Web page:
DELHI H742 / LT111


John Stevenson Collection

Official No:  118751    Port Number and Year: Hull, 1903 (H742)

                                                                              Lowestoft, 1945? (LT111)

Description: Steel side trawler; steam screw, coal burning.  Ketch rigged.  Wheelhouse aft. Pareja (pair) fishing method.

Crew:  10 men

Built: 1903 by Cook, Welton & Gemmell, Beverley.  (Yard no. 28)

Tonnage: 171 grt  67 net.

Length / breadth / depth (feet): 105 / 21.2 / 11.2

Engine: T 3-Cyl. 45 rhp. = 10 kts.  Engine by Amos & Smith, Hull.



As H742

1903: Hull Steam Fishing & Ice Co., St. Andrew's Dock, Hull


8 Dec 1933: W. James & Co., Docks, Milford


29 Nov 1934: Chamberlain & James, Docks, Milford


16 Jul 1937 : W. James & Co., Docks, Milford


1939: H. J. Horwood. Docks, Milford.


19 Apr 1940: Pair Fishing Co., Docks, Milford

Manager: H. J. Richards


As LT111

1945: W. H. Kerr, Docks, Milford.


1948: William Wilcox, Docks, Milford.


1949: W. H. Kerr (Ships' Chandlers), Docks, Milford


Landed at Milford: 4 Dec 1933 - 11 Aug 1945;

13 Oct 1948 - 28 Mar 1949;

16 Dec 1955 - 30 Apr 1957

Skippers: Joseph Huddlestone (1904-07)

Notes: 1917: Requisitioned into the Fishery Reserve.

1919: Returned to owners.

1957: Broken up at Ward's Yard, Castle Pill.

 Accidents and Incidents

From The Irish Times of 29th December 1934, p.11





    The Liverpool coasting steamer Pansy, of 260 tons, arrived at Fleetwood on Thursday night, twelve days overdue, after a remarkable experience in the Bristol Channel.

    The Pansy left Padstow, Cornwall, on December 13, in charge of Captain J. E. Owen, and sailed for Fleetwood with 650 tons of china clay.

    Within a few hours of leaving Padstow the firemen discovered that the Pansy was leaking, but failed to find the cause. The pumps were manned, but the water rose steadily until the firemen were working waist deep to keep the fire going, so that steam would be available to work the pumps.  The water, however, gained steadily, and the firemen were no longer able to remain at their posts.  Captain Owen withdrew the men from the stokehold and ordered [the] lifeboats to be launched.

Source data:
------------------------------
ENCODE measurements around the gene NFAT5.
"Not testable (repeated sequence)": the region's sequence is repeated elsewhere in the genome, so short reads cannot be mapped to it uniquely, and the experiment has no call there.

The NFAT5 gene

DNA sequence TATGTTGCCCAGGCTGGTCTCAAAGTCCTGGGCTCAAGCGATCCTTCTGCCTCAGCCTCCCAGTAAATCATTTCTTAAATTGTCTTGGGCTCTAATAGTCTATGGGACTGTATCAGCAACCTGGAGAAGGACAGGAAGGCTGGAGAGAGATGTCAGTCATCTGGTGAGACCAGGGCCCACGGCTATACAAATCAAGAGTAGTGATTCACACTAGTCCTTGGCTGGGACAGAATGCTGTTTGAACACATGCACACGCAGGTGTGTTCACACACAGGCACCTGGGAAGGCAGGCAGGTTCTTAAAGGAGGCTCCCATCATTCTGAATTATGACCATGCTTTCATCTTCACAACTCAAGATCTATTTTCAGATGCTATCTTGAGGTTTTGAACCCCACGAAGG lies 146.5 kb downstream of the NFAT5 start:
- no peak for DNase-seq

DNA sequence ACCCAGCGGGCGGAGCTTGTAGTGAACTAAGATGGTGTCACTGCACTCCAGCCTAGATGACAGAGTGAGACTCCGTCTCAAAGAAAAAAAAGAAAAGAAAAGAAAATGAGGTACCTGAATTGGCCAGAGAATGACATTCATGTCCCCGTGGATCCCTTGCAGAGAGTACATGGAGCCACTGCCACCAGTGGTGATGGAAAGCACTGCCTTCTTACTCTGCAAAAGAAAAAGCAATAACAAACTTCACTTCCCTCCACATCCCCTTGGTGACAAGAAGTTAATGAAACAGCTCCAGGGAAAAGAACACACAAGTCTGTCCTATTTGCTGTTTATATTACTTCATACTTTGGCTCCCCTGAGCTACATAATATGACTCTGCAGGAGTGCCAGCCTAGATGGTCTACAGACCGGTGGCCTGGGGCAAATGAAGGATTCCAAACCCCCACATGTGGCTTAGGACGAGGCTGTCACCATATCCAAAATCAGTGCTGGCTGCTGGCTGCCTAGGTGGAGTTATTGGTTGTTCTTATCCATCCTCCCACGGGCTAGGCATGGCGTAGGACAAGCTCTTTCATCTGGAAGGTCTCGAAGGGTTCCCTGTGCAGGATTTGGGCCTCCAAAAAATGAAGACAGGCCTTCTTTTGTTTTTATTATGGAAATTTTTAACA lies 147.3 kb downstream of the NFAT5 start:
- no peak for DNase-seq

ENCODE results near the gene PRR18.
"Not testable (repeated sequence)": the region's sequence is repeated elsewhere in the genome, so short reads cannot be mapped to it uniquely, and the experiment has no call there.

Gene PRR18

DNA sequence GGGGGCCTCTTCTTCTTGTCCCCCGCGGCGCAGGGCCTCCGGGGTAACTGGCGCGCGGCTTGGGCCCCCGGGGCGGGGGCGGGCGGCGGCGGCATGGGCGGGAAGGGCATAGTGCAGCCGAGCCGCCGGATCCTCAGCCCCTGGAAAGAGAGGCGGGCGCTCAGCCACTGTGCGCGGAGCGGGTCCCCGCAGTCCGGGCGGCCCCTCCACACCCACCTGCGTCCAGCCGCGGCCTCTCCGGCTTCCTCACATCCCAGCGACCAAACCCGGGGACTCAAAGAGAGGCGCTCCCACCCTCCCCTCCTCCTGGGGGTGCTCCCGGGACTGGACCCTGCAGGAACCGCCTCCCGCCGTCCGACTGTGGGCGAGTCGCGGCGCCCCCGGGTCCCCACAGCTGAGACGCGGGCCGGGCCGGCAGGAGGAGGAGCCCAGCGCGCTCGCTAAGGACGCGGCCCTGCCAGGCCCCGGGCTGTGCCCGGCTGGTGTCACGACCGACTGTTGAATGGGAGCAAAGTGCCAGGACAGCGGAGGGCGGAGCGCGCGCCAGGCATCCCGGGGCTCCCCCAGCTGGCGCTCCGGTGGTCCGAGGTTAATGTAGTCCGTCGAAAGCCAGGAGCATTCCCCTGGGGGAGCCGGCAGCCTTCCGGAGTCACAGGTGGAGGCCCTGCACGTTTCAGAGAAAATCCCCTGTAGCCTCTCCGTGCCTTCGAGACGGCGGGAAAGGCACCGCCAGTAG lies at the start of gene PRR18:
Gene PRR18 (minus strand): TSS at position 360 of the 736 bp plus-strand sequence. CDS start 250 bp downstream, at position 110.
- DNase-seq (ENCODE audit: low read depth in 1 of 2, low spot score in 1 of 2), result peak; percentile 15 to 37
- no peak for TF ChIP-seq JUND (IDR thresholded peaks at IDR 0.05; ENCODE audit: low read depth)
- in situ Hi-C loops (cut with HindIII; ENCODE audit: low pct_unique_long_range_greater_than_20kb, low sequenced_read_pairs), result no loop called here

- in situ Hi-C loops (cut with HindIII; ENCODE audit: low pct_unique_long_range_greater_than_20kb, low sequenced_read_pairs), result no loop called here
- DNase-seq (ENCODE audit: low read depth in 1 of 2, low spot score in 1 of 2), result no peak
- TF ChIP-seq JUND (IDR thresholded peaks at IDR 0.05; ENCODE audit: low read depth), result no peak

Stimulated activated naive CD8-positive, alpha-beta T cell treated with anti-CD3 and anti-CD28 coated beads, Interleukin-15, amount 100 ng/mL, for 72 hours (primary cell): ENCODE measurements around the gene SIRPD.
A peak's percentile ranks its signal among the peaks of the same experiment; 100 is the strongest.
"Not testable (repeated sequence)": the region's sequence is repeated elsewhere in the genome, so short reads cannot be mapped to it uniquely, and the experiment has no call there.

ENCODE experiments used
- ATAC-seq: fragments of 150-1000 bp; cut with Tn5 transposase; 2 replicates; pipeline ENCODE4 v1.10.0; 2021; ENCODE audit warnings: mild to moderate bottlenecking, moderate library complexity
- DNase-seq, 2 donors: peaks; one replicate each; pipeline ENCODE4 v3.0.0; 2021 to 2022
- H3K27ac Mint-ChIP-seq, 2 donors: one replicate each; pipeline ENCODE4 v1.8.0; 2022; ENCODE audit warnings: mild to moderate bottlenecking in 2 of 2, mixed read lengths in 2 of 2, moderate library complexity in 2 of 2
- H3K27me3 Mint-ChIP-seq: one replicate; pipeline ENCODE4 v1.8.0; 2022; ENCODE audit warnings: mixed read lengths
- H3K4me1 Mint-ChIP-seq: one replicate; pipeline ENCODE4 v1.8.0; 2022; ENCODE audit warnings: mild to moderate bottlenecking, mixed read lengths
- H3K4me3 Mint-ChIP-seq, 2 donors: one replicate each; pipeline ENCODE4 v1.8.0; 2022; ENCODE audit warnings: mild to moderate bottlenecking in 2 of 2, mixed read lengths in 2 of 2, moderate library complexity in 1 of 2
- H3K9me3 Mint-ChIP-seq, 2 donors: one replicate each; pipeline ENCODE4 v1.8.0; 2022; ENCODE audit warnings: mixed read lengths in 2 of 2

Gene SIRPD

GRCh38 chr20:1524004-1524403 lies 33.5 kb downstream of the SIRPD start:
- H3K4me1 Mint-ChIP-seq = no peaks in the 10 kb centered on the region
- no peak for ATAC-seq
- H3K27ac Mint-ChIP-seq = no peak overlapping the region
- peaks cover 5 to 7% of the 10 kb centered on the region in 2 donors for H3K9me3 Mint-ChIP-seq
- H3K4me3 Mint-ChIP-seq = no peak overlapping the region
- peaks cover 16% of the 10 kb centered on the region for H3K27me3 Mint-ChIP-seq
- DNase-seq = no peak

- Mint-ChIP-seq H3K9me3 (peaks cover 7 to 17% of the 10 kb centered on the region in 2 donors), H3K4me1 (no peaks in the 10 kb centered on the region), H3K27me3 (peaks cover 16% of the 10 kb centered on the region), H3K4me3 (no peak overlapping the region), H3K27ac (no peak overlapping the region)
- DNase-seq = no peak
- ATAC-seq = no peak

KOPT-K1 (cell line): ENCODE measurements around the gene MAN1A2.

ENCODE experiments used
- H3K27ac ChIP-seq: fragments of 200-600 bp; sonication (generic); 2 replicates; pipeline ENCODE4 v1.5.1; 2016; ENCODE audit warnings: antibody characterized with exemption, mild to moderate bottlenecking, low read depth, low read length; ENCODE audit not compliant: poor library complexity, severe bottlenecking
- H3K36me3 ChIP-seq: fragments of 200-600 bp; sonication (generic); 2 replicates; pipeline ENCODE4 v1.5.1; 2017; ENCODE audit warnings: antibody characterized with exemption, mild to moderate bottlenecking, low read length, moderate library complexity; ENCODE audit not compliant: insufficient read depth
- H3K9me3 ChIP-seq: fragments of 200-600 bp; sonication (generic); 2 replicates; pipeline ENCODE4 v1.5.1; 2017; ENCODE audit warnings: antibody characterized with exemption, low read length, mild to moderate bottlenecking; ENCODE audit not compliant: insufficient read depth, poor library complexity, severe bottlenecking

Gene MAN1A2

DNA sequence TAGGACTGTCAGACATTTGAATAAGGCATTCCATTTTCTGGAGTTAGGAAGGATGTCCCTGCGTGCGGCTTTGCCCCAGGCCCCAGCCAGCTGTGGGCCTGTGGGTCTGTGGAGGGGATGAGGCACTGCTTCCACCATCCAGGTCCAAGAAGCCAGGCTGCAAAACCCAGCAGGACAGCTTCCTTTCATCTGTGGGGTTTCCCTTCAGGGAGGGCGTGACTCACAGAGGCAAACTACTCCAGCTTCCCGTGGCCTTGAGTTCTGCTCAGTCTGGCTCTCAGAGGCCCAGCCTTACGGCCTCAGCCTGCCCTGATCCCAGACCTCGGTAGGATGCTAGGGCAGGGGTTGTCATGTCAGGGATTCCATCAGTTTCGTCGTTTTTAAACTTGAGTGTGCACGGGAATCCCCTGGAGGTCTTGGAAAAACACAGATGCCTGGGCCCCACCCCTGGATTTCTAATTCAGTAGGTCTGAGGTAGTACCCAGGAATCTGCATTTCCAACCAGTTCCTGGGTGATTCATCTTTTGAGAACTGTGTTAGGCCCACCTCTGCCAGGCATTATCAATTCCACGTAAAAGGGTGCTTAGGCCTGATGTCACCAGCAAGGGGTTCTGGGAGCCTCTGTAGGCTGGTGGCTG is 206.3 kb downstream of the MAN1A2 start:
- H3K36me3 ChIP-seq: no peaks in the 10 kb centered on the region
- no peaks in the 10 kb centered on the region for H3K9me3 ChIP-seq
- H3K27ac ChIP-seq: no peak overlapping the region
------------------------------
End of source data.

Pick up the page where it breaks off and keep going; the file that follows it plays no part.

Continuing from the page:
The men abandoned the vessel at 7 p.m. on the 13th, and for four hours they rowed towards the lights of a steamer, which they could see in the distance, and which proved to be the Milford Haven steam trawler Delhi.

    The crew of the Pansy, who numbered ten, were taken aboard the trawler, which then steamed back to the drifting steamer, took her in tow, and beached her at Milford Haven.

    The Pansy was at Milford Haven for eleven days before she left for Fleetwood.


From the West Wales Guardian of Friday 8th October 1948:


    Six trawlers are coming to Milford to replace boats which have been sold lately.  Most of them have been owned by Milford [companies] for years and are returning to the port from the East Coast, where they have been based.  Two of these are the Delhi (Wilcox) and Norrard (United).  They could not be brought here before because of crewing difficulties, said an owner today.  "The crew position has been eased by sales and these boats are now being transferred here."




From the West Wales Guardian of Friday 6th May 1949:


    The steam trawler Delhi, one of the older class of vessels in the port, was put up for sale by auction by Mr. J. F. Gwyther last week, and was sold to Mr. Wm. H. Kerr, the well-known docksman, for 1,000.  Bidding started at 500 and was increased by two bidders only, to the figure at which it was knocked to Mr. Kerr.

    We understand that the ship will continue to operate from Milford.  The sale, it was stated, was brought about by a dissolution of partnership.





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